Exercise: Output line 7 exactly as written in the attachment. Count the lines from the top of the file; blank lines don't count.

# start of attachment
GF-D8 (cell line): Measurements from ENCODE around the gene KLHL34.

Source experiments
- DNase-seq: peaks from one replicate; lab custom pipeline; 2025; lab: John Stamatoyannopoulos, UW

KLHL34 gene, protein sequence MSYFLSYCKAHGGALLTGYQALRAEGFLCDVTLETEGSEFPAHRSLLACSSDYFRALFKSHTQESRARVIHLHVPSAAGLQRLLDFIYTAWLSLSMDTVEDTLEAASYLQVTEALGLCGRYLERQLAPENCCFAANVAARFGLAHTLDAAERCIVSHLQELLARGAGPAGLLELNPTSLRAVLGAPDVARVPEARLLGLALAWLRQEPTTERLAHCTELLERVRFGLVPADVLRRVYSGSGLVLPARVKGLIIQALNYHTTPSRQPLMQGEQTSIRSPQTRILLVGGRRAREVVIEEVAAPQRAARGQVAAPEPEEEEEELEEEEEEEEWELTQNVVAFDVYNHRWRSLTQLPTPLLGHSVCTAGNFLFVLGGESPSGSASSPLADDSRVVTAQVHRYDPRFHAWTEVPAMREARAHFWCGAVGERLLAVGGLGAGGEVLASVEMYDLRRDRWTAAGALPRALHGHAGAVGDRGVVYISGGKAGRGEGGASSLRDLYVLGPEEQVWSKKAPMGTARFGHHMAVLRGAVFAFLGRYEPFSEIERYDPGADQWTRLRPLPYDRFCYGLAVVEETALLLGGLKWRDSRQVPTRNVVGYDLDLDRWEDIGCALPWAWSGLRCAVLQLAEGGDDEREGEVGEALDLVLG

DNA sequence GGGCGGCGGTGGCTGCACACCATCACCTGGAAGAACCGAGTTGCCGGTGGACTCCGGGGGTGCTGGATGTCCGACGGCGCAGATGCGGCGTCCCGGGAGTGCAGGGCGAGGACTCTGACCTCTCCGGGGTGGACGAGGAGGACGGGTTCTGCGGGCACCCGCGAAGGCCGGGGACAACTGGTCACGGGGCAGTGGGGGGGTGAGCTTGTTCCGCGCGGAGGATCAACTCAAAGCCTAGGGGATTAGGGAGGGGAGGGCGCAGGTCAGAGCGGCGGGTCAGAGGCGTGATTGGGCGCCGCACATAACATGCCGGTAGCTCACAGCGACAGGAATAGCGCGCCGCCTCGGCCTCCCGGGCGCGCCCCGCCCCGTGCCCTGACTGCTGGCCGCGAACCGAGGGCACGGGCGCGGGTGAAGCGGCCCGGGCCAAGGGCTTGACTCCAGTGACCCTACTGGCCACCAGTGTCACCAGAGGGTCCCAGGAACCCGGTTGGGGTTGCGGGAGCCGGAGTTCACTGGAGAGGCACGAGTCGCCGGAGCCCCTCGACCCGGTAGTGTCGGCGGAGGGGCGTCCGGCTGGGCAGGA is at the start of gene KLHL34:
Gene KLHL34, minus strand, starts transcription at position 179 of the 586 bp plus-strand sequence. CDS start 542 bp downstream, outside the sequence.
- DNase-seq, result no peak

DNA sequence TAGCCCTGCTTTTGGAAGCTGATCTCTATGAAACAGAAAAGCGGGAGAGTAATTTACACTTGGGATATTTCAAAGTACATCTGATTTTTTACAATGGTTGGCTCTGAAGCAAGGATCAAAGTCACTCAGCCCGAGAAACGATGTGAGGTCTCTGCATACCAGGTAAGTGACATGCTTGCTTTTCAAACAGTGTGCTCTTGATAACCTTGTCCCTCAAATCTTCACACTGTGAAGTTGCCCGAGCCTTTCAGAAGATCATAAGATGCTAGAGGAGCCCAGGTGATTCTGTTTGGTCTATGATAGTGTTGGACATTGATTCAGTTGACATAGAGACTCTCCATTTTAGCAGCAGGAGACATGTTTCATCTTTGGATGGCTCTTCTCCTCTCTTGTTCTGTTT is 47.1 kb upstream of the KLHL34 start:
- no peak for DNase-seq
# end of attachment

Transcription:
- DNase-seq, result no peak